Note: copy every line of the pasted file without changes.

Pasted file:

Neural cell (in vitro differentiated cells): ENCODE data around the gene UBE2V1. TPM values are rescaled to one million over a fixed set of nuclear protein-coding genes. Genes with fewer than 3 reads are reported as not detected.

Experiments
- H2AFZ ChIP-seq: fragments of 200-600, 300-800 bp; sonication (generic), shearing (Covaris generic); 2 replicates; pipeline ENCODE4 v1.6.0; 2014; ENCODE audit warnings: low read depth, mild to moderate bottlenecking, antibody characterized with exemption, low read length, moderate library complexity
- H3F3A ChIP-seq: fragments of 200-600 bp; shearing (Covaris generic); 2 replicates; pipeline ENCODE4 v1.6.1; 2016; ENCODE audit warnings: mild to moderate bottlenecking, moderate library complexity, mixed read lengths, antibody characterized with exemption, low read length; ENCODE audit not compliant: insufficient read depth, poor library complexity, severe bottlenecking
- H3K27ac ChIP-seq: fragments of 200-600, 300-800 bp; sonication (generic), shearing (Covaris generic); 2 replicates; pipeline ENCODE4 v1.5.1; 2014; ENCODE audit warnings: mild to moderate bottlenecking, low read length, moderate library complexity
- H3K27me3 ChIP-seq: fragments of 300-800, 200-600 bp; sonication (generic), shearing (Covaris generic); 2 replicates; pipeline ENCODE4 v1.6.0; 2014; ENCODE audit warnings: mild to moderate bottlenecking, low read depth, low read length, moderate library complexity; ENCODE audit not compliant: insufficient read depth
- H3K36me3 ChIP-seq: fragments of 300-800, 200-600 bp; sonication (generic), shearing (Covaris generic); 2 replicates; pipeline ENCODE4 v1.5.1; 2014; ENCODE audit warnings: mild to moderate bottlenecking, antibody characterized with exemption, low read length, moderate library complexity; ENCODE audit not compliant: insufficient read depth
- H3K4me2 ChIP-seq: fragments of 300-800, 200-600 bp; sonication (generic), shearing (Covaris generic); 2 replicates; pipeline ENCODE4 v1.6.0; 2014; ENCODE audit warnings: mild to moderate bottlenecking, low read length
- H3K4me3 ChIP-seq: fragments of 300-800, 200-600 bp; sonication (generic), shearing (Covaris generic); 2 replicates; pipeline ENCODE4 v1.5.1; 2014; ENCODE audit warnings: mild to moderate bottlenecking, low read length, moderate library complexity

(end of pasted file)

Neural cell (in vitro differentiated cells): ENCODE data around the gene UBE2V1. TPM values are rescaled to one million over a fixed set of nuclear protein-coding genes. Genes with fewer than 3 reads are reported as not detected.

Experiments
- H2AFZ ChIP-seq: fragments of 200-600, 300-800 bp; sonication (generic), shearing (Covaris generic); 2 replicates; pipeline ENCODE4 v1.6.0; 2014; ENCODE audit warnings: low read depth, mild to moderate bottlenecking, antibody characterized with exemption, low read length, moderate library complexity
- H3F3A ChIP-seq: fragments of 200-600 bp; shearing (Covaris generic); 2 replicates; pipeline ENCODE4 v1.6.1; 2016; ENCODE audit warnings: mild to moderate bottlenecking, moderate library complexity, mixed read lengths, antibody characterized with exemption, low read length; ENCODE audit not compliant: insufficient read depth, poor library complexity, severe bottlenecking
- H3K27ac ChIP-seq: fragments of 200-600, 300-800 bp; sonication (generic), shearing (Covaris generic); 2 replicates; pipeline ENCODE4 v1.5.1; 2014; ENCODE audit warnings: mild to moderate bottlenecking, low read length, moderate library complexity
- H3K27me3 ChIP-seq: fragments of 300-800, 200-600 bp; sonication (generic), shearing (Covaris generic); 2 replicates; pipeline ENCODE4 v1.6.0; 2014; ENCODE audit warnings: mild to moderate bottlenecking, low read depth, low read length, moderate library complexity; ENCODE audit not compliant: insufficient read depth
- H3K36me3 ChIP-seq: fragments of 300-800, 200-600 bp; sonication (generic), shearing (Covaris generic); 2 replicates; pipeline ENCODE4 v1.5.1; 2014; ENCODE audit warnings: mild to moderate bottlenecking, antibody characterized with exemption, low read length, moderate library complexity; ENCODE audit not compliant: insufficient read depth
- H3K4me2 ChIP-seq: fragments of 300-800, 200-600 bp; sonication (generic), shearing (Covaris generic); 2 replicates; pipeline ENCODE4 v1.6.0; 2014; ENCODE audit warnings: mild to moderate bottlenecking, low read length
- H3K4me3 ChIP-seq: fragments of 300-800, 200-600 bp; sonication (generic), shearing (Covaris generic); 2 replicates; pipeline ENCODE4 v1.5.1; 2014; ENCODE audit warnings: mild to moderate bottlenecking, low read length, moderate library complexity